An action packed series has just gotten a lot more packed as Superman enters the fray, but is it good?
Aquaman #6 (DC Comics)
So what’s it about? The official DC summary reads:
“THE DROWNING” conclusion! As this first epic concludes, Aquaman and Mera are on the run for a crime they didn’t commit. They’ve fought through every kind of firepower the U.S. military has thrown. Now all that’s left between them and Atlantis is the Man of Steel…
Why does this book matter?
Dan Abnett has created an Aquaman that feels unique from the rest of the characters now that he’s attempting to foster an embassy making relations between surface dwellers and Atlanteans a possibility. Abnett then blew that up and made the U.S. government go to war with Aquaman and Mera directly. With tanks flying and soldiers firing, how could you not want to see how this tale ends?
Fine, you have my attention. What’s good about it?
How can you not see this floating guy as threatening?
You might see the cover and sigh thinking we’re in for another hero vs. hero fight where they become friends at the end, but you’d be wrong. Abnett craftily makes both sides right as far as their perspective, and it’s aided in how Superman tries to reason the whole way through. You get the sense that he’s holding back due to his focus on talking, but Aquaman and Mera aren’t having any of it. They aren’t killing each other, but in a lot of ways having it out like brothers and that makes the purpose of the fight feel meaningful.
The action is allowed to breathe due to some well-placed cutaways to the U.S. war room (and a nice prop given to Mera in one) which helps convey the seriousness of the battle, but also serves to not let us forget why Superman and Aquaman are fighting at all. This all leads to a Black Manta scene that delivers a knockout twist. Not allowing the bad guys to close us out, Abnett ends with a satisfying bit of dialogue from Aquaman that connects the bigger problem to the threat of Superman which reminds us the fight in this issue was worth it.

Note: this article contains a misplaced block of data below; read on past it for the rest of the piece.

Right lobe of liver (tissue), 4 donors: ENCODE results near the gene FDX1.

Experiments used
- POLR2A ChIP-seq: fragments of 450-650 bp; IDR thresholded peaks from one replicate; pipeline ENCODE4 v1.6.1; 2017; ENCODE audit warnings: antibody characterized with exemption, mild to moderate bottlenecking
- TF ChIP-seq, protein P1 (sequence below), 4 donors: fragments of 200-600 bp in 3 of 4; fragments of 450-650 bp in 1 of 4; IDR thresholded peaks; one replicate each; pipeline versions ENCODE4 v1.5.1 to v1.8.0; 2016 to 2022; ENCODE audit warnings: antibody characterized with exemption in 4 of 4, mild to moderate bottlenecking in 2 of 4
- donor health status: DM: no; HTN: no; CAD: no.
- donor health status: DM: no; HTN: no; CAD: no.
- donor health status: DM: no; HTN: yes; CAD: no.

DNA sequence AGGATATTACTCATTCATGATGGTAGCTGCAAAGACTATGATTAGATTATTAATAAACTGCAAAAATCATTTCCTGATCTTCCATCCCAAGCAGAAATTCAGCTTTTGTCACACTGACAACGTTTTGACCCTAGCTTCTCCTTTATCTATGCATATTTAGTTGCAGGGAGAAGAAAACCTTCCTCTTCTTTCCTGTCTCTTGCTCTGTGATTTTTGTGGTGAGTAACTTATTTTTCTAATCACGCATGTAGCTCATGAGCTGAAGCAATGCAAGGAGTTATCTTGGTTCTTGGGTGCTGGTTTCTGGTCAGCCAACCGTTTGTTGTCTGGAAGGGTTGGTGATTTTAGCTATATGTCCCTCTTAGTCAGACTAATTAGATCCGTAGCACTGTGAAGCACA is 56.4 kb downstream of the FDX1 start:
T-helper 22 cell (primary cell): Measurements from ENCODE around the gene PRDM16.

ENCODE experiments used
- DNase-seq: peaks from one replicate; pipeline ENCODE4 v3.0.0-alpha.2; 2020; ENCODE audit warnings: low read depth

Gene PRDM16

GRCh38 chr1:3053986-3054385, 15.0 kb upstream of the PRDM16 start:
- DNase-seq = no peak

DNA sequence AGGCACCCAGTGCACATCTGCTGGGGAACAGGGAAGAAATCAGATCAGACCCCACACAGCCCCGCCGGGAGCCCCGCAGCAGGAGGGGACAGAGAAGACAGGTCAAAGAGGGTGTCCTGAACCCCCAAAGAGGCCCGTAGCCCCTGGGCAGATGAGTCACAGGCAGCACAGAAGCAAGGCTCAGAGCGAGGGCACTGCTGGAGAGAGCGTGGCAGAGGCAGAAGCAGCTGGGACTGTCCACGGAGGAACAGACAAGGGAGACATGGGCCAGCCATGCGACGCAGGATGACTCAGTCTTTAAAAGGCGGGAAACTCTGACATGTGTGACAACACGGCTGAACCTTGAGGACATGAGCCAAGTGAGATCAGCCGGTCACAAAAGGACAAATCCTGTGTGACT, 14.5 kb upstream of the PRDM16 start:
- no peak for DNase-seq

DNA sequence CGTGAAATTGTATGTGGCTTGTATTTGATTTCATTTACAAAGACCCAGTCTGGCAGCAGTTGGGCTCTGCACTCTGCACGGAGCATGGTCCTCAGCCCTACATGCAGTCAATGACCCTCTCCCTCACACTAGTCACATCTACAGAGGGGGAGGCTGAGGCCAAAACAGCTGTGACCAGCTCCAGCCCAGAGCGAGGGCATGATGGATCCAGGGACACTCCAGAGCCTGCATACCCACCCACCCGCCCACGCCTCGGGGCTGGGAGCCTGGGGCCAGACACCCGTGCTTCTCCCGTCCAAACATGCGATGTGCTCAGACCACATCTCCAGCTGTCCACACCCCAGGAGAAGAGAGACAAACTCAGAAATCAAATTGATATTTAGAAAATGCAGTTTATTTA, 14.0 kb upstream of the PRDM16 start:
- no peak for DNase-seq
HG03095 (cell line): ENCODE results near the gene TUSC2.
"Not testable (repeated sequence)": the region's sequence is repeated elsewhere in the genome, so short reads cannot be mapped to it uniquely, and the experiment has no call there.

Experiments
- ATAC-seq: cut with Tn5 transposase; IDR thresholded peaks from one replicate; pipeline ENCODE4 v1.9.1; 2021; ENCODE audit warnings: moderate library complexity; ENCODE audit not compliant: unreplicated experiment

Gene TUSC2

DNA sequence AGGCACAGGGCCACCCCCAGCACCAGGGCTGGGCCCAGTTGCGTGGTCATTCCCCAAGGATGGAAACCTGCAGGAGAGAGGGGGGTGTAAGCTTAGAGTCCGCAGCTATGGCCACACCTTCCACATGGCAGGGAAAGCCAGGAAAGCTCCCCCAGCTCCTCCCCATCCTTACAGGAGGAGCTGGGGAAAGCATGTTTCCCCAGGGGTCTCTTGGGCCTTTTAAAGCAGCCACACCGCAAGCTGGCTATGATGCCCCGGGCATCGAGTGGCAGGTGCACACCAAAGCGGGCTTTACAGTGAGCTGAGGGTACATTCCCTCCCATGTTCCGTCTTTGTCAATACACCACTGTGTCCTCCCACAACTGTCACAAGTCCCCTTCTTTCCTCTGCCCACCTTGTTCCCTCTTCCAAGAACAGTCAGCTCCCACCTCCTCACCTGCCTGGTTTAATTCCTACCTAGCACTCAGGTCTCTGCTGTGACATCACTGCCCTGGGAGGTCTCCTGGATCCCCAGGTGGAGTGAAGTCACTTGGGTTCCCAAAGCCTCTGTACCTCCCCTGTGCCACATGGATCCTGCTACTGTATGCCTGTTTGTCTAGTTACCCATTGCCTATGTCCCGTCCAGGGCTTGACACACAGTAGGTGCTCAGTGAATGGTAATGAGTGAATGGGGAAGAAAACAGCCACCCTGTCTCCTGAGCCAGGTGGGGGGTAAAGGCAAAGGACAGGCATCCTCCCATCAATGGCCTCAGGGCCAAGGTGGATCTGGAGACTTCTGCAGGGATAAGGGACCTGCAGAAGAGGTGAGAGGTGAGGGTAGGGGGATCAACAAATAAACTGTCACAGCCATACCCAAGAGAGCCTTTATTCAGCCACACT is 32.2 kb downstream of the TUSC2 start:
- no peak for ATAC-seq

The art by Brad Walker (with inks by Andrew Hennessy and colors by Gabe Eltaeb) has a detailed event level look that gives the Superman/Aquaman confrontation a bigger feel. The inking makes it all feel darker in tone and more serious which helps up the ante of the sequence. Walker draws fantastic hair which goes a long way in giving Superman a boy scout, clean cut look and Aquaman a more ragged and wild feel. Walker also impresses with a fantastic double page spread of two sea monsters retrofitted for war along with plenty of flying ships to go along with it (though why Atlantis has need for flying ships is beyond me). There’s also a great sequence involving Black Manta that does a hell of a lot in three pages with strong facial expressions conveying the ego of Black Jack and the ferocious violence of Manta.
It can’t be perfect can it?
Many folks will complain this is another hero fighting hero tale which will most definitely end as we’d expect. On some level you’re right, and the fight does feel as though it’s being used to pad out the book, but it also serves to deliver fun superhero stuff. The fact that Abnett gives the battle meaning and purpose negates the age-old cliche too.
Here comes the punch…
Is It Good?
Aquaman is a lot of fun. The action in this issue is fun to read and look at due to the sharp visuals and the story continues to impress. Aquaman doubters need only pick this title up and see he’s the real deal.